Eurovision doco A Song Called Hate gets Aussie premiere
A documentary which tracks the explosive 2019 Eurovision competition will soon be available to Australian audiences.
A Song Called Hate follows Iceland’s Hatari as they venture to Tel Aviv in Israel to compete in the competition.
The group is described as a “satirical anti-capitalist, BDSM techno band” who were unexpectedly catapulted to global stardom and selected to compete in Eurovision.
They decided to use the opportunity to ‘give a voice to the voiceless’ and highlight the Israeli-Palestinian conflict.
This saw them “facing down opposition, hostility and intimidation”, publicity for the film says, as they staged “one of the most internationally televised live political protests in the competition’s history”.
“The band’s journey from Reykjavik to Tel Aviv becomes the vehicle for an often funny, always fascinating cinematic exploration of the freedom of expression, the social responsibility of creative individuals in our confused world, and the role of art as an agent for change,” a statement today said.
The documentary will examine how the artists cope both on and off the stage, and how they navigate criticism coming from all sides.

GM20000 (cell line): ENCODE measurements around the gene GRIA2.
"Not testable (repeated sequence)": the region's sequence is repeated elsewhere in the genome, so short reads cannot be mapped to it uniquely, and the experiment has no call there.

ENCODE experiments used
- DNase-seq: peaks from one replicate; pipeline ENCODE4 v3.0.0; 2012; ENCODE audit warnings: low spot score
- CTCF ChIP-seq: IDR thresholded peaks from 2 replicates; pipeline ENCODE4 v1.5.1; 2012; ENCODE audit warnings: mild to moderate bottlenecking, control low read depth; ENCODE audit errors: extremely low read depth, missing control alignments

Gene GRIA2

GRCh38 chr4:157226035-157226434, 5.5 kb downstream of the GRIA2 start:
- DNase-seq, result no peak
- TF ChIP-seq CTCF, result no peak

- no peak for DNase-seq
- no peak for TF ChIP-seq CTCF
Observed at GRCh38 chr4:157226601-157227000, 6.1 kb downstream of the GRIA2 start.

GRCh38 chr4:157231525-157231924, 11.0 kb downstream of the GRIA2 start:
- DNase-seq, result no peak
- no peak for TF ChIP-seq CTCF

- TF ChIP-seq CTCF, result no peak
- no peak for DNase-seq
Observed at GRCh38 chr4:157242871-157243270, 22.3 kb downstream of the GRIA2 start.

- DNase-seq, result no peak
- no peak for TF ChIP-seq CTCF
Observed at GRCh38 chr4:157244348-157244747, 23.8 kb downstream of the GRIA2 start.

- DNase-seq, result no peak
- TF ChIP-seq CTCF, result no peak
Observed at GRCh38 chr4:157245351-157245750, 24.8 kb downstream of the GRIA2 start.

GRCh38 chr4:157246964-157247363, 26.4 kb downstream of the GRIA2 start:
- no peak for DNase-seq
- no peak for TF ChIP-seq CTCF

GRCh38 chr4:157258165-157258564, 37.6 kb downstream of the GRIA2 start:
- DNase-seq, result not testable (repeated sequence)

It will be available from Thursday February 24 in Australia on documentary and current affairs streaming service iwonder.
CEO James Bridges noted the power of the band and the documentary.
“A Song Called Hate is an inspiring story of hope, bravery and selflessness, as a group of young artists guided by their conscience put themselves at risk to fight a battle far from their own doorstep. Thought-provoking, touching and at times, incredibly tense, behind Hatari’s confronting façade, we come to know a group of soulful, empathic individuals just trying to do what they think is right, despite what it might mean for each of them when it comes time to face the music,” he said.
Iwonder offers a 14-day free trial, with monthly sunscriptions subsequently costing $6.99.